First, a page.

I watched as the pair gleefully pet the animal. The horse itself didn’t seem to mind the attention, which led me to think it was one frequently used for riding, most likely one of the horses rented out to tourists so they could enjoy a ride through the countryside. The horse lowered its head, allowing one of the kids to press a hand to its muzzle. I could hear their delighted laughter as the pair took turns alternating between stroking its flank and head. It was pretty cute, I have to admit. There’s always something magical about an unfamiliar animal being content with your presence.
With how calm this horse seemed to be, I didn’t bat an eye as it lowered itself to the ground. The pair of kids seemed ecstatic about this, climbing onto the animal’s back. Not exactly safe or smart, but kids don’t really think like that, and I’m sure the horse would’ve made it very clear it didn’t want them clambering all over it if it wanted to. It was a pretty damn big horse.
It took me a few moments to realize the children were no longer letting out happy squeals and giggles… they were screaming. I couldn’t understand why at first, but as my vision focused more on the horse I knew.
How I hadn’t noticed the change, I don’t know. But where once it had been dapple-grey, it was now black. The kind of black that seems to absorb all light around it, distorting it. It seemed to be dripping wet. Even from my spot in the tree, I could see the tangled mess of its water-logged mane and tail leaking water onto the ground.
Its eyes were the worst of it. I shouldn’t have been able to see them clearly from such a distance, but even in the dull spring sun, I could see the glowing from those sickening, milky eyes. It threw its head back, rising to its feet with the children still on its back. They were trying to get off, but… but they couldn’t. I don’t know how, and I’m sure they didn’t know how either, but no matter how much they struggled and screamed, they couldn’t get off of that horse. It was like they were super-glued to it.
I couldn’t move from my spot, no matter how much my mind screamed at me to jump down and do something… anything! I’m ashamed to admit fear consumed me. Sweat dripped down my brow as my breathing grew more rapid by the second. My heart was beating so hard and fast that it hurt. I have no proper words to describe the primal terror that gripped me, the same terror I imagine gripped our ancestors when confronted by a giant cave bear or an angry mammoth. Though where their fight or flight instinct would kick in, mine didn’t. I was simply frozen.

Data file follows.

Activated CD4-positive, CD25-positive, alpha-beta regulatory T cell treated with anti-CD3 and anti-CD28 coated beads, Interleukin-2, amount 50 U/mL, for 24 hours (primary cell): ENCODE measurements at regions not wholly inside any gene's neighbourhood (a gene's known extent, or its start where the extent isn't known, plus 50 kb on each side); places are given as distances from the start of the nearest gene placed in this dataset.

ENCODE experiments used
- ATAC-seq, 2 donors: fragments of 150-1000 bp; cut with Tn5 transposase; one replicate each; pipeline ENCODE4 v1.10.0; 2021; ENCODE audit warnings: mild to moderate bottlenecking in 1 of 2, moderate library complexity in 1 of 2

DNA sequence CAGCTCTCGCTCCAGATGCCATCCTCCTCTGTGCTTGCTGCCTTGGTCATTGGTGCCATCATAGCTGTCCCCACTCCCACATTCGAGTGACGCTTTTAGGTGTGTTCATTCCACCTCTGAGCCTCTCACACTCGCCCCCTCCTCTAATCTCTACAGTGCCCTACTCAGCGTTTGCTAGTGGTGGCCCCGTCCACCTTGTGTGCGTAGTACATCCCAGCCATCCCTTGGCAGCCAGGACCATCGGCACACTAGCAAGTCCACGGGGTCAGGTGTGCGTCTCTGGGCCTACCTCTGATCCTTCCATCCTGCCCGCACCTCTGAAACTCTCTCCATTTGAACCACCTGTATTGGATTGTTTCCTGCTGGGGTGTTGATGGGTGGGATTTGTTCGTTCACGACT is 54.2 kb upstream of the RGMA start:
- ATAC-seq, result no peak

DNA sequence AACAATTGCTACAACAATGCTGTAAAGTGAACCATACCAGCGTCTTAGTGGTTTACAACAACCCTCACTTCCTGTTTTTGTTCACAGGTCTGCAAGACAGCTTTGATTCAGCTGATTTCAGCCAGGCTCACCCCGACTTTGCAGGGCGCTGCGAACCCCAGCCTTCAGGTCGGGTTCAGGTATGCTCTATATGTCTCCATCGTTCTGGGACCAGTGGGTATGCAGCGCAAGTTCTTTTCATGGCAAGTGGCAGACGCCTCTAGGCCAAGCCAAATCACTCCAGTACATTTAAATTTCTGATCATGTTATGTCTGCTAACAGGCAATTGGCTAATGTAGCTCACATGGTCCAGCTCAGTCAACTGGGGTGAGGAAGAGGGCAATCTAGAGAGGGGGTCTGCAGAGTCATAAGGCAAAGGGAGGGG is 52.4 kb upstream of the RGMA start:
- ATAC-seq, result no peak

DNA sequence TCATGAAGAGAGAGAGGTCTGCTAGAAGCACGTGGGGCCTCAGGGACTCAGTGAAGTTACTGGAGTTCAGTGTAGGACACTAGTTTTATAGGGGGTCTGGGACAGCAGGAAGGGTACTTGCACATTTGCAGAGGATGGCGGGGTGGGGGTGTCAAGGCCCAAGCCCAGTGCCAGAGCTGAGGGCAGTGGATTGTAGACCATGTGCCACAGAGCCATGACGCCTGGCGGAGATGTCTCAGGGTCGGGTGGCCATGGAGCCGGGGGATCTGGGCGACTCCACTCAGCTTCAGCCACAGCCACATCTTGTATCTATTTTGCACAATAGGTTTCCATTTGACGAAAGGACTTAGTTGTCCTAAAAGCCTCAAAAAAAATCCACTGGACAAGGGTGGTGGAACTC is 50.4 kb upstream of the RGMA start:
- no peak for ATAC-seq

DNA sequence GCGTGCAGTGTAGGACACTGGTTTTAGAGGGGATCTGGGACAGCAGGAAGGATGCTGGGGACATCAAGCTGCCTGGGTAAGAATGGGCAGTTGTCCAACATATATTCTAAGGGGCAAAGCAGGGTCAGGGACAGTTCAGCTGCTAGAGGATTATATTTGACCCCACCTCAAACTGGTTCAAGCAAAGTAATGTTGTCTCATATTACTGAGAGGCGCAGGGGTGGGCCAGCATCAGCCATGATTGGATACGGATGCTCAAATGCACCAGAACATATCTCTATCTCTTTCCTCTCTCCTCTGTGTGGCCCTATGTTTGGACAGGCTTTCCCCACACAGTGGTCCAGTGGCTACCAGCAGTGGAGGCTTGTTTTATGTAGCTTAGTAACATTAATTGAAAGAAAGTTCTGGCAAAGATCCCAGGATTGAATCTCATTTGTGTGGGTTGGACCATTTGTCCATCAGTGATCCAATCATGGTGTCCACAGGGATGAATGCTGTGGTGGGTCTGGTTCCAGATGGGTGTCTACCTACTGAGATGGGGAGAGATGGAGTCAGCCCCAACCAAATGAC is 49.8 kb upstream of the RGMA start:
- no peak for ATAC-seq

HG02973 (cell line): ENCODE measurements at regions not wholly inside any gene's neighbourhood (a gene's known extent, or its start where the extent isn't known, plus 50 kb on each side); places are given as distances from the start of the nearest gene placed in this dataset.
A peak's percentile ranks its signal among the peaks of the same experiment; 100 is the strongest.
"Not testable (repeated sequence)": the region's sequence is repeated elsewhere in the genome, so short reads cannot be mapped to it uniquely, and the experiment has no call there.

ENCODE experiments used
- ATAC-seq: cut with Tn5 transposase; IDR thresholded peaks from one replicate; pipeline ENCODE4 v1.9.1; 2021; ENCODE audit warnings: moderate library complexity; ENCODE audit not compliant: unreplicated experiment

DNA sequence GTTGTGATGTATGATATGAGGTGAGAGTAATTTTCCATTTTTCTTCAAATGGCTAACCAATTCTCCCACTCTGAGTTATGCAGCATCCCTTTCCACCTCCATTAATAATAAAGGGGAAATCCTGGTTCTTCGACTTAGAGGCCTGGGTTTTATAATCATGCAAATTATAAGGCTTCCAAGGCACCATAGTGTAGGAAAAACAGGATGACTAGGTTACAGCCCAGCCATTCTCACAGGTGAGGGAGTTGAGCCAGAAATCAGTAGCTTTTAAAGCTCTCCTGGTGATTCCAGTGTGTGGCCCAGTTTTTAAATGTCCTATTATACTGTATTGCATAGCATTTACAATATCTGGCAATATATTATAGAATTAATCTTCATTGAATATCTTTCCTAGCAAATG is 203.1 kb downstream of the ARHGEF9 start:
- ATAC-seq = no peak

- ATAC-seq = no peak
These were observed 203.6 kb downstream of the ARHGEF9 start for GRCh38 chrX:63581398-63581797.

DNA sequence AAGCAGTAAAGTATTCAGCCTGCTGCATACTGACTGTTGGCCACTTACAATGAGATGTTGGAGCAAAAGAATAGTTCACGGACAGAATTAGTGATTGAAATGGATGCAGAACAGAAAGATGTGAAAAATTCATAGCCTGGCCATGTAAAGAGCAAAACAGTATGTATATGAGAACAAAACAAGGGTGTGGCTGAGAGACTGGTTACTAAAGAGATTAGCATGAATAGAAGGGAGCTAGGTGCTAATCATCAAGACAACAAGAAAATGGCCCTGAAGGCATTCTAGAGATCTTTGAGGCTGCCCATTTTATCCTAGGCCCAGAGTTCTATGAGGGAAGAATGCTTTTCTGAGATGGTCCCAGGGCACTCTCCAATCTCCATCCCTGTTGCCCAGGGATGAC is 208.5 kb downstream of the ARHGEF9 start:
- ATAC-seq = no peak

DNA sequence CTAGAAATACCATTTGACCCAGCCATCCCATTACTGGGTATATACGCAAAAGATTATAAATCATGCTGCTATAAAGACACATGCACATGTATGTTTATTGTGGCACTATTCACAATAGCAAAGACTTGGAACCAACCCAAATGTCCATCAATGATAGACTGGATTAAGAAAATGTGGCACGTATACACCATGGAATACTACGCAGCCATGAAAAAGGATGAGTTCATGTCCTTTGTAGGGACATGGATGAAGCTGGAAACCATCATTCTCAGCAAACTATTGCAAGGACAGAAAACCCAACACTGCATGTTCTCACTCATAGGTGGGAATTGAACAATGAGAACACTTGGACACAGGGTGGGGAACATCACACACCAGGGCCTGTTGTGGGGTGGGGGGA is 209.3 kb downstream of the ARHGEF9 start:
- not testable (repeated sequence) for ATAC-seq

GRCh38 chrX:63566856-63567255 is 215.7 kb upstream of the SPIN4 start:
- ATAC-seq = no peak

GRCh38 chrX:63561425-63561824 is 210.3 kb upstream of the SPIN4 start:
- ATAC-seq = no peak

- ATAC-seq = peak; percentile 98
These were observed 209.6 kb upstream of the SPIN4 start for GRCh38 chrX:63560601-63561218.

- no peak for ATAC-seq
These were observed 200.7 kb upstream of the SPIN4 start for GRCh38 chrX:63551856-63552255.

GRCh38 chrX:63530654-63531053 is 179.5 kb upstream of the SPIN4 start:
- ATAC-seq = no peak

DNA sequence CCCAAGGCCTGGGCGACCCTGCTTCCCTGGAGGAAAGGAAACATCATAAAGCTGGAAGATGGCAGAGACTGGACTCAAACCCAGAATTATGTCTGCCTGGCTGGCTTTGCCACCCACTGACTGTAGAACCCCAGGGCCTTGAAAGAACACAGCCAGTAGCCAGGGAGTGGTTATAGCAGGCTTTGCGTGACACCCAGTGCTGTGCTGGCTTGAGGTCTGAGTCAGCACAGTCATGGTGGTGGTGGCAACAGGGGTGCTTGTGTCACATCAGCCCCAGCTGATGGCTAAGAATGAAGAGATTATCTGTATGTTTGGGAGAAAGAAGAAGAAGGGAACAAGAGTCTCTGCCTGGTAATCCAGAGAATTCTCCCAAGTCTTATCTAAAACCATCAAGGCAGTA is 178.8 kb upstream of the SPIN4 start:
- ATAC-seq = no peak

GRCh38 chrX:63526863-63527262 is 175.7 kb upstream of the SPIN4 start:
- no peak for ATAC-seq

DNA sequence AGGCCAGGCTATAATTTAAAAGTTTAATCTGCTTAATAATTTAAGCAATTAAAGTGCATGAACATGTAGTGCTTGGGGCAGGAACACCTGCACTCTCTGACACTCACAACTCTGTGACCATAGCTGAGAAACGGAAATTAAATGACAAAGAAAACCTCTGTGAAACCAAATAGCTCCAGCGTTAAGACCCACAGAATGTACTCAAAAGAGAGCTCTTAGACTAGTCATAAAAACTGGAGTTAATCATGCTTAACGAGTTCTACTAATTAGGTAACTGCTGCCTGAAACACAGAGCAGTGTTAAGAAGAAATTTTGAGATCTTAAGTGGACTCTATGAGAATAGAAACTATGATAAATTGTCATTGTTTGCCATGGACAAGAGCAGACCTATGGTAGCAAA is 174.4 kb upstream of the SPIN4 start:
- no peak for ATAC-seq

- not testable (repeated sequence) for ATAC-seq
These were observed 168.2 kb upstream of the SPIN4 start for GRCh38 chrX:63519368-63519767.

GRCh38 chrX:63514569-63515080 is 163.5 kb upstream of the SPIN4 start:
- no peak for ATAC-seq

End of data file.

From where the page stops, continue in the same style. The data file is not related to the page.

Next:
Frozen as the beast charged towards the water, screaming children on its back, their cries not silenced until their heads dipped under the water, water that frothed and bubbled as they struggled beneath the surface.
Then nothing. Just an eerie stillness on that spring morning.
Not even the birds sang. I think they knew. Animals just know these things.
I don’t know how long I sat up in that tree just staring out over the water where that horse had vanished into the murk. I don’t know what became of those kids, but I know they were never found and that they never will be. It was written off as accidental drowning. Their parents beat themselves up over it as any parent would. Nothing like this had ever happened before in our little community. Kids who grew up around the lake pretty much knew how to swim by the time they could walk, and they knew to be careful by the water. It didn’t add up, of course, but beyond that, no one could explain it. I think the parents cling to the hope that their children simply ran away or were kidnapped, so that they might one day find them again, and I can’t blame them for that.
I never told anyone what I saw. No one would have believed me anyway, save for a few ancient crones nobody took seriously, who frequently babbled about ghosts and ghouls. It haunts me that I did nothing, that I simply watched as those innocent children were pulled into a watery grave. I never went into the lake after that. To anyone that asked, I simply said that I didn’t like the way the smell of the lake water clung to me.
I didn’t think I’d ever tell this story. But I still live in this town over a decade later, and last night I saw a dapple-grey horse stalking along the lakeside.